is a physicist renowned for both his contributions to string theory and his books on physics, which offer those interested in the strange and unusual ways of Quantum Physics an entry point in understanding. I recently read an interview with him in Fate Magazine and was fascinated by his book “Parallel Worlds” which seemed to me to be an explanation of the physics behind one of my favorite childhood books, “A Wrinkle in Time”.
In his recent interview, Michio Kaku gives his best crack at explaining why String Theory proponents are no longer considered crackpots. String Theory, from what my tiny little brain can grasp of the concept, is the idea that we are living in a universe with ten or eleven dimensions instead of just the three dimensional (plus one added for time) in the universe we are living in today. In the dimensions are small, vibrating strings that we are unable to perceive. The beauty of the theory in Kaku’s eyes is two-fold. First, he views it as a beautiful musical symmetry and secondly, he believes that it solves the dream of many physicists to find a universal theory to everything.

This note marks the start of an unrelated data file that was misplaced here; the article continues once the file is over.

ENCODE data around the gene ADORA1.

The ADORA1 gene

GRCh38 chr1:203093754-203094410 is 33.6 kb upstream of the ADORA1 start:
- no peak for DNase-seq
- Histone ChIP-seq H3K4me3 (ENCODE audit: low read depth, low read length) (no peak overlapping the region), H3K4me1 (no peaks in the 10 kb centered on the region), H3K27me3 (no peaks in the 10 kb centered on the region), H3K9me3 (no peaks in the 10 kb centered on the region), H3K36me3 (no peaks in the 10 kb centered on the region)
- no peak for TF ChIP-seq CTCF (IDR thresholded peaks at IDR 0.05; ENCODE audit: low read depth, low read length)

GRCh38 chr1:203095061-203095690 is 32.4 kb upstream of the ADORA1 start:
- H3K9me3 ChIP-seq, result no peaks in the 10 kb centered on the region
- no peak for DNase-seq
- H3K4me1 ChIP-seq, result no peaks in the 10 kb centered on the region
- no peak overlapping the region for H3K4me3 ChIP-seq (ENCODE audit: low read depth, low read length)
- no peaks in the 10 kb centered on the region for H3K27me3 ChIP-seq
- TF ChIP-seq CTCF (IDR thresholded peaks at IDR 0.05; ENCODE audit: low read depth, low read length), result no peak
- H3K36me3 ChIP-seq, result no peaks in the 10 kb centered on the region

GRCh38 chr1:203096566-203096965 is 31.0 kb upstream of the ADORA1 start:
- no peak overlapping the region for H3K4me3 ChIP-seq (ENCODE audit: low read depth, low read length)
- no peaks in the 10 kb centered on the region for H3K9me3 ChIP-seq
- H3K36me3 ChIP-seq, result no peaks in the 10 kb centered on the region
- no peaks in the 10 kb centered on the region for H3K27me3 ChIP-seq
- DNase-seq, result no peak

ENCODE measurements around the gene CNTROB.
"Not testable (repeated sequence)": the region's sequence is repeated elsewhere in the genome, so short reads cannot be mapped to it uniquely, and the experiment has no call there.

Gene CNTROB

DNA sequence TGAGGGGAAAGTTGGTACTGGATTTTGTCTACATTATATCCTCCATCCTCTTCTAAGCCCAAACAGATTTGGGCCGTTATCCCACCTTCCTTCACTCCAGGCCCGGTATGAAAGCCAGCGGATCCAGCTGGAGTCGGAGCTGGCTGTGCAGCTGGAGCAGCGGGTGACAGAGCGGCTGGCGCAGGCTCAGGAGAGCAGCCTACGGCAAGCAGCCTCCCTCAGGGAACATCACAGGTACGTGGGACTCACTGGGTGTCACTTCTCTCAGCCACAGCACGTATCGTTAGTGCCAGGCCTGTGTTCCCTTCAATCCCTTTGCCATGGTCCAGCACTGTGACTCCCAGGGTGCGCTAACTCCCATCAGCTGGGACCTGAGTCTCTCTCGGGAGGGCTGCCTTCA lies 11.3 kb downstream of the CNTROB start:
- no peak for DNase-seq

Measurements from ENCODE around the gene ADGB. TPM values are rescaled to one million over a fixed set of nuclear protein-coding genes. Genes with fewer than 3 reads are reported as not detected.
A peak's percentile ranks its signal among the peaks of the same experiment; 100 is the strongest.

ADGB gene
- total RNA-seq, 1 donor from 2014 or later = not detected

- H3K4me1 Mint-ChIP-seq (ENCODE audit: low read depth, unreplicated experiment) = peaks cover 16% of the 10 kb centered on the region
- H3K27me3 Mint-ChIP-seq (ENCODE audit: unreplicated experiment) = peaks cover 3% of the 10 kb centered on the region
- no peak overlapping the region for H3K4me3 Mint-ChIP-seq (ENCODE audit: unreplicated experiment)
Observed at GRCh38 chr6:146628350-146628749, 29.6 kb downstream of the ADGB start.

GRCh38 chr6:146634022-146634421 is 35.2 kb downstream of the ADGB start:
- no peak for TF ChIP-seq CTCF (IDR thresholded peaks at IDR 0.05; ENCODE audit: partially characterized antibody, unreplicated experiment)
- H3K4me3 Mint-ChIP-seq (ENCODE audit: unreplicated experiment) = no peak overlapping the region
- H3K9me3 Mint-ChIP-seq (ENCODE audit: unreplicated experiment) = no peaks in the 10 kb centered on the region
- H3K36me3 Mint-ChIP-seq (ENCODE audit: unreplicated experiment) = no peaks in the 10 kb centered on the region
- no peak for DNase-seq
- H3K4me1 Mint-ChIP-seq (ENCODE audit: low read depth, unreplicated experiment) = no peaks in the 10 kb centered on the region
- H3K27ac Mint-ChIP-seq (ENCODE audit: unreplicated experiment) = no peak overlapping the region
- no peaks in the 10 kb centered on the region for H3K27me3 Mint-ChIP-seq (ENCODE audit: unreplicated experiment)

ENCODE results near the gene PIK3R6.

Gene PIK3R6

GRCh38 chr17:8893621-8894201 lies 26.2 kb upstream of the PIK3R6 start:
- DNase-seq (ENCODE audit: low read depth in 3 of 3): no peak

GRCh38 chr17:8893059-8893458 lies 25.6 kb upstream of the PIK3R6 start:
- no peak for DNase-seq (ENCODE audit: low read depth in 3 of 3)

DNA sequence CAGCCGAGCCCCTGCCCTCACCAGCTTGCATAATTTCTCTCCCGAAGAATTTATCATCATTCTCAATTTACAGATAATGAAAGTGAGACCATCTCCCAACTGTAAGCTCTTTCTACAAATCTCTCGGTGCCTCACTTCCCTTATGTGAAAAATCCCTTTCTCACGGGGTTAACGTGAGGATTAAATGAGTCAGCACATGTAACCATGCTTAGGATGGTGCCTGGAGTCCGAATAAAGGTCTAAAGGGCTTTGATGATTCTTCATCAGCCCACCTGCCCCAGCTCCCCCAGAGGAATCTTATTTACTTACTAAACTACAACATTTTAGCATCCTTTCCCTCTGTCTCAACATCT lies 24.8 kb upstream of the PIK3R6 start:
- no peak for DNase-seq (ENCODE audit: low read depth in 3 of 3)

As an example of what it might mean to have extra dimensions, he mentions that a fish living at the top a a koi pond is limited in its movements. The fish can travel left, right, backward and forward, but because the pond is the universe to the fish, it cannot go up. We have the same failure of imagination and movement with our own three dimensions of length, width, and depth. Time is a slightly different story. Although it is tricky to envision more dimensions, it does not mean they are not there. Michio Kaku imagines that the Large Hadron Collider at Cern will help establish proof of supersymmetry, but knows that it will be unable to prove the theory altogether.
Not everyone is a fan of String Theory. I’m currently reading “Warped Passages” by Lisa Randall which is an excellent introductory book into the world of Einstein and after for those who are still learning. She is apparently an agnostic on the issue of string theory, which from what I can tell through her writing, really means that she is an atheist on string theory, based on the fact that the theory is difficult to prove.
However, as a non-science person, I am pretty much convinced that the answer to everything is indeed 42.